The full extent of my ignorance…

I do an awful lot of thinking, and probably do a lot of awful thinking.  Problem is that since nobody can hear my thinking it’s only subject to correction by chance.

That’s where you come in, and the reason for the tag line “Helping to build a better Dave.”  I am going to try to put a lot of my thoughts here as the spirit moves me, and your job will be to correct stink’n think’n, help give me a check up from the neck up, and direct me towards TRVTH.

My interests are too wide ranging to list and so you may expect almost anything from quantum computing to pipe organs.

As the son of a conservative Southern Baptist minister, I am acutely aware of the many “flavors” of Christian belief there are to be found in the areas where I grew up and have lived since.   Some may see a conflict between my thoughts on temporal matters of science and society and my professed faith.  I do not, as I divide theology and science with a hard line.  Theology deals with “by whose hand?” while science deals with “How did He do it?” in my own world view.  There can be no judgments by one of these that are not in perfect harmony with the other, and to the extent they appear to be is human error in all cases.

I love science and have kept abreast of the latest discoveries all my life, but unlike many, I am not dazzled by it as I consider our current knowledge level to be quite primitive.  In fact, I often describe my view of our level of understanding of the nature of our universe as being, as a species, about as far along as a baby is between birth and their first smile.  That statement may actually be generous since we have yet to even leave the womb, planet Earth.   Until we do, we have no way of knowing what we will be when we grow up.


About malletteblog

If folks respond and push back, I will continue this blog. I do this to learn, not to teach. While I will defend my positions vigorously I will change them immediately upon evidence they are incorrect. This is how I learn, and I appreciate all efforts to help me not be a fool who learns only by experience.
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2 Responses to The full extent of my ignorance…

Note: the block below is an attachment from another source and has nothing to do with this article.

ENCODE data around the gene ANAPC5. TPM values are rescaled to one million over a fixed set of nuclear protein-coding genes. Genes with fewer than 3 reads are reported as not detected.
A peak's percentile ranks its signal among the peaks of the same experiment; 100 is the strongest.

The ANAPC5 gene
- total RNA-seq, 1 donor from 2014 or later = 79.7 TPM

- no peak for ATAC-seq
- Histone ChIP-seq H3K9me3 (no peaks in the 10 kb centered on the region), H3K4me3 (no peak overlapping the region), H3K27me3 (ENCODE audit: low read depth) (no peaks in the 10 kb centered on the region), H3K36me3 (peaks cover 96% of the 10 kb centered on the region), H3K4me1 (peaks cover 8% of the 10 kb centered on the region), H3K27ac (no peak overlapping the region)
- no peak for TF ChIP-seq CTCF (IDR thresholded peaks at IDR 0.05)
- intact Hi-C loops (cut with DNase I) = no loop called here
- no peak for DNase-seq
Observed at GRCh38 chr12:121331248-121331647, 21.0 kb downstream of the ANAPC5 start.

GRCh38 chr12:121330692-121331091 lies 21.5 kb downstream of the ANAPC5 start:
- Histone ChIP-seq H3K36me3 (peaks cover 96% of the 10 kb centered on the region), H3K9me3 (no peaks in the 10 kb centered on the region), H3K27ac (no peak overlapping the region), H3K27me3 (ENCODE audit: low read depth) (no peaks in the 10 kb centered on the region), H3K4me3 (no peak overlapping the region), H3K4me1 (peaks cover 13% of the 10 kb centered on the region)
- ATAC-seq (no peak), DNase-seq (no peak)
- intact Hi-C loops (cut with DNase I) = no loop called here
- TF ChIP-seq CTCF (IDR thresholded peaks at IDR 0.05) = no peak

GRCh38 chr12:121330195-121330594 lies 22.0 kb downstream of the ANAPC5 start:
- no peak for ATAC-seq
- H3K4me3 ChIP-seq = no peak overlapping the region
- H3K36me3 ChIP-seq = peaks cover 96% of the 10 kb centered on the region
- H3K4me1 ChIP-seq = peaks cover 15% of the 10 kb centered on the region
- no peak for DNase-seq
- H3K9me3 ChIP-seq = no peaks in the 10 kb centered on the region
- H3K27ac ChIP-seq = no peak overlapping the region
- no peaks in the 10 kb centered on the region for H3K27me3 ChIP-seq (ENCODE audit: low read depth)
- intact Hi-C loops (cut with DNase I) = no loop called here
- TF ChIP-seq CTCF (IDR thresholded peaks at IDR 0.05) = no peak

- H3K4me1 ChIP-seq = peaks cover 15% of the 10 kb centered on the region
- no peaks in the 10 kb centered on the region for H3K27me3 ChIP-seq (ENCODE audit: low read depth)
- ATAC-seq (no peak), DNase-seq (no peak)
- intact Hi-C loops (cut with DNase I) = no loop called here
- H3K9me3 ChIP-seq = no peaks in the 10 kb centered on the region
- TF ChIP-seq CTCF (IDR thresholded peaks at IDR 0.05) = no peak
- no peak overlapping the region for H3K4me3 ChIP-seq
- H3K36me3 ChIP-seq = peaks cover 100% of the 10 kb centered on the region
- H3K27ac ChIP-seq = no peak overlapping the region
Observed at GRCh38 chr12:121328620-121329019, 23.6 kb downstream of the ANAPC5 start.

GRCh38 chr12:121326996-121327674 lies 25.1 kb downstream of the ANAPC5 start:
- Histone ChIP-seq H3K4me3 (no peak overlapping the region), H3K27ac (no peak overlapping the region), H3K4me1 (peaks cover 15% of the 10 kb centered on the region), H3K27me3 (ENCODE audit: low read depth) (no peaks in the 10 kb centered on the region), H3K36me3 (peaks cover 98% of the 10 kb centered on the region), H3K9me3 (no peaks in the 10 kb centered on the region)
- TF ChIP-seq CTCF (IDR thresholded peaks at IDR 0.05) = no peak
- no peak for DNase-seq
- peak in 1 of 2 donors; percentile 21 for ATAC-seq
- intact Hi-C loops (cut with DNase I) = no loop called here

1. Dan says:

    The title of your post and some of our similar interests spiked my attention. Daniel Kahneman pointed out this puzzling limitation of our mind: We have an excessive confidence in what we believe we know and an apparent inability to acknowledge the full extent of our ignorance and the uncertainty of the world we live in.

    I thought I’d share my view as you are seeking it. Consider that of the billions and billions of beliefs across human history, those which exist outside the realm of nature and science cannot be proven and are, by definition, supernatural. Over 99% of these are no longer believed due to the simple passage of generations and marvels of science. Religion are included. Consider also that of the thousands of deities across hundreds of religions and cultures, only a handful remain. Where did the others go? They died out with the people who held onto them or were replaced by the beliefs of conquering empires. All holy texts attempt to use ancient hearsay as evidence for their deity. No actual (valid forms of) evidence exists nor can exist for anything supernatural (otherwise it is factual and natural). The idea that we are the privileged species in the universe is too self important. The behaviors of god in the old testament is just too anthropomorphic to be believable. The most likely outcome which I have come to accept is that all religions are entirely man made (I disagree that they are needed to teach morals. I agree that there are positives though like community). Note however that a creator may still exist but it is very unlikely that we can know anything about him, just about his creation. (Some physicists like Hawking have argued that a god is not needed if the universe began as a quantum event).